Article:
COVID-19 wrecked Wisconsin’s season before it really started, and the offense was hit or miss with quarterback Graham Mertz. The rushing attack needs to be rebuilt, but the defense returns enough talent among the back seven to re-establish the Badgers in the Big Ten West. Iowa, Northwestern and Michigan all have to come to Camp Randall Stadium, too.

20. Oregon

The Ducks had Playoff aspirations this season, but a pair of Pac-12 losses cut short that run. Oregon did win the Pac-12 championship, however, and Mario Cristobal has recruited well on the West Coast. Tyler Shough returns at quarterback, and Travis Dye hasn’t made a decision for the NFL draft yet. The offensive line was solid despite inexperience, and Kayvon Thibodeaux and Noah Sewell will lead what should be a tough defense. A trip to Ohio State on Sept. 11 is a huge test.

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21. Ole Miss

Lane Kiffin led Ole Miss to a 5-5 season and a bowl victory with an offense that averaged 39.2 points per game. Quarterback Matt Corral and running back Jerrion Ealy return to that high-powered offense, which will have to replace the production left by All-American receiver Elijah Moore. The Rebels are going to score points with Kiffin, but the question remains whether they can build a defense that can challenge for something more.

22. Auburn

Auburn is the fifth team from the SEC West on this list, and it’s an intriguing transition to first-year coach Bryan Harsin. The former Boise State coach will be introduced to a rough schedule that includes a nonconference matchup against Penn State and road trips with LSU and Texas A&M before the Iron Bowl. Junior quarterback Bo Nix will make that transition a little smoother, but the standards never change for a program striving for more year-to-year consistency.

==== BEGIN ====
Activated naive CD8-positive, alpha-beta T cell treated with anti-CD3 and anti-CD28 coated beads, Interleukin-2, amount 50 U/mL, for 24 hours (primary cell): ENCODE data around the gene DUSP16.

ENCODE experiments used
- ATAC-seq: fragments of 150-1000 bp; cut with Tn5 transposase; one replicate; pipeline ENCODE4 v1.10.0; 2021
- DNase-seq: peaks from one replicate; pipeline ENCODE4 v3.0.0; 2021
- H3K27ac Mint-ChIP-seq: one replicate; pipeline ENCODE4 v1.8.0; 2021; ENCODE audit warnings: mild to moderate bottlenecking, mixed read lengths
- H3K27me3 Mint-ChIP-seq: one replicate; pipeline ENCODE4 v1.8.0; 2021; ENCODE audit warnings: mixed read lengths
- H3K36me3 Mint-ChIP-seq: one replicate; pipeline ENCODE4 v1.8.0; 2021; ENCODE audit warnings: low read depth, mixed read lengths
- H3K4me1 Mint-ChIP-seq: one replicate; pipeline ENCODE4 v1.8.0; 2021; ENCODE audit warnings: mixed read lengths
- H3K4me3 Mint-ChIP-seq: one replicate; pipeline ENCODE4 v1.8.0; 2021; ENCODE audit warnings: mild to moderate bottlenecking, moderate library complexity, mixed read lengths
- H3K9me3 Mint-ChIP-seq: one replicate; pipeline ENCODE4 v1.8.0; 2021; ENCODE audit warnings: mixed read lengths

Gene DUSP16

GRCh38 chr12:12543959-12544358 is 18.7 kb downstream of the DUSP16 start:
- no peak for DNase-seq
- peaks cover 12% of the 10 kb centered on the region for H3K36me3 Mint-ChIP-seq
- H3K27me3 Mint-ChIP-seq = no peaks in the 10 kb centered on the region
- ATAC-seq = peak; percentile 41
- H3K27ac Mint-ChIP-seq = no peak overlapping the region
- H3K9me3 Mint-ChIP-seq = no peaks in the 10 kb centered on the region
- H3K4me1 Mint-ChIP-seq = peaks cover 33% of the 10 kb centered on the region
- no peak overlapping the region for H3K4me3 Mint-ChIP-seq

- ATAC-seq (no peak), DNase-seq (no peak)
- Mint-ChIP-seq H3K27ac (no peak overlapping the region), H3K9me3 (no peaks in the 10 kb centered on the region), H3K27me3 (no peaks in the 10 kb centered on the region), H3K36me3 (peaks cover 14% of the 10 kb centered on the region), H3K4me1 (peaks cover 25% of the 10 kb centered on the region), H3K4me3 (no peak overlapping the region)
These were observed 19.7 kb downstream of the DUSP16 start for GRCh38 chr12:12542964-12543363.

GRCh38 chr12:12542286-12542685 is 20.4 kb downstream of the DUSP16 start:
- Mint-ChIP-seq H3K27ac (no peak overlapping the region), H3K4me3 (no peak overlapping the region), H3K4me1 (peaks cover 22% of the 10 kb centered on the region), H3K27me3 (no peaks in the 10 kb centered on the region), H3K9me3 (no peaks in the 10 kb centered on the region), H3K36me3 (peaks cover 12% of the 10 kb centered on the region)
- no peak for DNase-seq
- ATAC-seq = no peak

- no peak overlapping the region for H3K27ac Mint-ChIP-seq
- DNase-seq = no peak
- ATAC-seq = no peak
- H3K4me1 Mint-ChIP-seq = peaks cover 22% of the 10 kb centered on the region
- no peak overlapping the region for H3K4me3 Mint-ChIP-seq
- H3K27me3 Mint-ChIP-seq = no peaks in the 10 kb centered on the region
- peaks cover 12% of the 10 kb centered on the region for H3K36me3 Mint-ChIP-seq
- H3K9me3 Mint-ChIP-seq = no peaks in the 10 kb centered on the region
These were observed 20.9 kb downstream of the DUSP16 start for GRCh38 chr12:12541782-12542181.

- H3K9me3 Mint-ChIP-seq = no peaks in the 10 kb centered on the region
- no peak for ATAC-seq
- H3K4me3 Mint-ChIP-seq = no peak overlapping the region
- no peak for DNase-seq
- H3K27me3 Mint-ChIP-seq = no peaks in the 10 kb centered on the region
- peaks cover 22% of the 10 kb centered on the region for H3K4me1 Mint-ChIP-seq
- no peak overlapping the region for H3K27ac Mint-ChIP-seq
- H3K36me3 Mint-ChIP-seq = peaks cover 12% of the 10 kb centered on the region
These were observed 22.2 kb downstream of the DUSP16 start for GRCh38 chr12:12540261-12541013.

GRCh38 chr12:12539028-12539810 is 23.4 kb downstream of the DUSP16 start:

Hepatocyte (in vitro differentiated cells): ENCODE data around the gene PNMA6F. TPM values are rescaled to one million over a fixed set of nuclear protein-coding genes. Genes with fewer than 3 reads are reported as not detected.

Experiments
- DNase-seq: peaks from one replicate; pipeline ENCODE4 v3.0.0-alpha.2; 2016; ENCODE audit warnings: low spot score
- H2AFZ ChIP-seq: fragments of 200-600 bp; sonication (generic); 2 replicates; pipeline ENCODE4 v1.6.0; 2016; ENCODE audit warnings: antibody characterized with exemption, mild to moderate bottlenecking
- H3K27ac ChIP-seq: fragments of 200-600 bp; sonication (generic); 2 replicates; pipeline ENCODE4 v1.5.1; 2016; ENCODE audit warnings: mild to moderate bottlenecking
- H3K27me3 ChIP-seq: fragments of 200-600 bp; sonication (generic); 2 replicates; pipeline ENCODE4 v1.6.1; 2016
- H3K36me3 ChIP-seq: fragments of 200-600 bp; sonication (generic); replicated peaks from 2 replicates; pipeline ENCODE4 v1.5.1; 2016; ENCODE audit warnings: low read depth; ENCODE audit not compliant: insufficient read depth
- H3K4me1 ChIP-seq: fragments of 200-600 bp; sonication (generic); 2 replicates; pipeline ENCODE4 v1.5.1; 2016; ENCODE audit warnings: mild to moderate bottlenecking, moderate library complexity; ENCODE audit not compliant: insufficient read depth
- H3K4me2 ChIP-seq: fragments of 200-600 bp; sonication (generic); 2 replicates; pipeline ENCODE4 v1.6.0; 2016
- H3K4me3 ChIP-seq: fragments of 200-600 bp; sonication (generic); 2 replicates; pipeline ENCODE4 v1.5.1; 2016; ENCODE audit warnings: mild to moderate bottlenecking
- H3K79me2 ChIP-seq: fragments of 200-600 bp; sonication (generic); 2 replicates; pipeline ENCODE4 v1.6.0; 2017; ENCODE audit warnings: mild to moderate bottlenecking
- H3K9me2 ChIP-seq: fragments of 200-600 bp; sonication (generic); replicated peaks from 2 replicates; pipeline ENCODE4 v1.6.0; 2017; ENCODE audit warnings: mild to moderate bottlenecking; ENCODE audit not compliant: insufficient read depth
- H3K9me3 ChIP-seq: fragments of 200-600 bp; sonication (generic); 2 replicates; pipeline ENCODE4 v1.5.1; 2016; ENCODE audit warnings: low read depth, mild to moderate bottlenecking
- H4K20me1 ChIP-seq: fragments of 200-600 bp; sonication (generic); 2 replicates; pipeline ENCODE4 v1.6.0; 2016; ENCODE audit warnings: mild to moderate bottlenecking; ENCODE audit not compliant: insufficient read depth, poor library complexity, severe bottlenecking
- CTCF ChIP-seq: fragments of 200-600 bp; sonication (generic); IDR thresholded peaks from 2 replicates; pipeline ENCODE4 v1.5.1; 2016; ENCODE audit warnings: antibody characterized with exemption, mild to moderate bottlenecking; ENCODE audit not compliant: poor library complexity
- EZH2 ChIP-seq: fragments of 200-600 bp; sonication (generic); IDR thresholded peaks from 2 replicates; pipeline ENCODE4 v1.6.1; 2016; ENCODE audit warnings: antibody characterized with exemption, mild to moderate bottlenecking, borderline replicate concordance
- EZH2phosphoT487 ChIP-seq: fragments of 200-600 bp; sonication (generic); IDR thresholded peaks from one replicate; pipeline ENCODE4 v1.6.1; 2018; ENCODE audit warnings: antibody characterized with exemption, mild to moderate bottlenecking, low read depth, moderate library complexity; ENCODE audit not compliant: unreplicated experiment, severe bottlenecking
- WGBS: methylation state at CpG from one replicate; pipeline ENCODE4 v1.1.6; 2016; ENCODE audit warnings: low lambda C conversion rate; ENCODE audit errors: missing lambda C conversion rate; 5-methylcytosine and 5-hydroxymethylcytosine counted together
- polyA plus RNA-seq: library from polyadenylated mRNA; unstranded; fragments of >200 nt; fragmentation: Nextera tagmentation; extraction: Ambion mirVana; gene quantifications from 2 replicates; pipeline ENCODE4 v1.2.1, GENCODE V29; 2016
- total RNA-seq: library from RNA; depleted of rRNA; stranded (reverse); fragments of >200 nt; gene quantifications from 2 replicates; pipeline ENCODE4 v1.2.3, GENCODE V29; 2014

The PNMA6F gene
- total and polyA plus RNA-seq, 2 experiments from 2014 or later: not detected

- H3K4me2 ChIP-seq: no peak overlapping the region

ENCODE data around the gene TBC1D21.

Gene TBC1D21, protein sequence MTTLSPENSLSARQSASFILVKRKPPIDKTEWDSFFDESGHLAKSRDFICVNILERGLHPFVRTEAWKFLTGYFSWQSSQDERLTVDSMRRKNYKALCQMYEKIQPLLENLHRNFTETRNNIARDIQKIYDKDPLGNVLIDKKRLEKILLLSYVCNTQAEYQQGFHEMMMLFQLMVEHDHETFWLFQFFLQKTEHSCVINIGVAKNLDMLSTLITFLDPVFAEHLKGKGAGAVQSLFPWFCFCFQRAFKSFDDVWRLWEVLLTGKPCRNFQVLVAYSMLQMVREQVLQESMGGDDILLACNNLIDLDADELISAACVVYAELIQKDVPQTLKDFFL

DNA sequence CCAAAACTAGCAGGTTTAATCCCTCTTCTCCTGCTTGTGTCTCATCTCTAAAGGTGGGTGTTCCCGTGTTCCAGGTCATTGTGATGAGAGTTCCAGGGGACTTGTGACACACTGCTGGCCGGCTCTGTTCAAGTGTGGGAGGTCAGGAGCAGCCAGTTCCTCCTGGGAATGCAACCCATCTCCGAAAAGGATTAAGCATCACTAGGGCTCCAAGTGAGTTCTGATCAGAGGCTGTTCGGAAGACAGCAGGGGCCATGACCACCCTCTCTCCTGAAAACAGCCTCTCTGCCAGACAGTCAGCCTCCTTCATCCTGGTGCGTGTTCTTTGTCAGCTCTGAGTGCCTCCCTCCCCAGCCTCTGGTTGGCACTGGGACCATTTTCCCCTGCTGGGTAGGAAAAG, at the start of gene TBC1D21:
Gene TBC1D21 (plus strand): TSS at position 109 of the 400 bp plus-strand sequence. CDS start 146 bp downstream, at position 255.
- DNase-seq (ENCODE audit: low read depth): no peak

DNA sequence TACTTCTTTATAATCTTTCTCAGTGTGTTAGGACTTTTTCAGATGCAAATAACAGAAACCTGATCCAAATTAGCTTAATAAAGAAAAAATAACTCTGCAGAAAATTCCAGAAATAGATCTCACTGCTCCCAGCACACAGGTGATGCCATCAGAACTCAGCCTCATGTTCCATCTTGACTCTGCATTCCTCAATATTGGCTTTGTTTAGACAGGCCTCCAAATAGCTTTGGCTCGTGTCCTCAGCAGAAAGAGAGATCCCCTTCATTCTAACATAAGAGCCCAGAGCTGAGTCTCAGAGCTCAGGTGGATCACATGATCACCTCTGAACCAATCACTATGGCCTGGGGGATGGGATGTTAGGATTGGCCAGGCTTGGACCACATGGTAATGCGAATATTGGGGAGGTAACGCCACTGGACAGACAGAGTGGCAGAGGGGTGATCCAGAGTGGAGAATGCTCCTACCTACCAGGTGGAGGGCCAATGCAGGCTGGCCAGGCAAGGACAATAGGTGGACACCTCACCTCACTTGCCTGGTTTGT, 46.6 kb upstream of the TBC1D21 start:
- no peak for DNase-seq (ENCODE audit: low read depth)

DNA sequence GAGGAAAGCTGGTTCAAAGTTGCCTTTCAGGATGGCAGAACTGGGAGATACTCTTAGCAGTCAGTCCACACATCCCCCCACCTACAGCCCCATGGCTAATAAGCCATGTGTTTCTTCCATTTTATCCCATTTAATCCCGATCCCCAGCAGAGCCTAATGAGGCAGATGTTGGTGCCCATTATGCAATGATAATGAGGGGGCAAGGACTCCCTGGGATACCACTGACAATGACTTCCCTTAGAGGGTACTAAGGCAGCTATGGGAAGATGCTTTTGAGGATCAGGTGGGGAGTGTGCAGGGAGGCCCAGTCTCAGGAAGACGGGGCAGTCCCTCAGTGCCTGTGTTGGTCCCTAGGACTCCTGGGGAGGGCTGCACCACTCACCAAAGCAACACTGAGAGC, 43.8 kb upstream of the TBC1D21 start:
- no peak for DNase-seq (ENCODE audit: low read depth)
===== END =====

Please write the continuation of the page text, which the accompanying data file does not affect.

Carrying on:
23. Coastal Carolina

Grayson McCall returns after a fantastic freshman season in which he finished with 26 touchdowns and three interceptions. SN Coach of the Year Jamey Chadwell has built a winner in an unlikely place, but the challenge now is to maintain that against other Sun Belt powers such as Louisiana and Appalachian State.

24. Army

The Black Knights shuffled their quarterbacks this season, and they return three of their top four rushers from an attack that averaged 272.8 rushing yards per game this season. Jeff Monken has built a consistent inner at West Point, and the schedule features a late-season showdown with another up-and-coming independent in Liberty.

25. Penn State

Everything that could go wrong did for the Nittany Lions in 2020, but quarterback Sean Clifford returns to what should be an improved team. Senior receiver Jahan Dotson will return, as will running back Devyn Ford. James Franklin still has a lot of talent on the roster, and it needs to show up before the gap with Ohio State widens more.

Just missed: West Virginia, N.C. State, Liberty, Northwestern

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Masahiro Tanaka free agency: Right-hander returns to Japan after seven years with Yankees

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Masahiro Tanaka free agency: Right-hander returns to Japan after seven years with Yankees

Masahiro Tanaka is back pitching in Japan after completing a mostly successful tenure with the Yankees.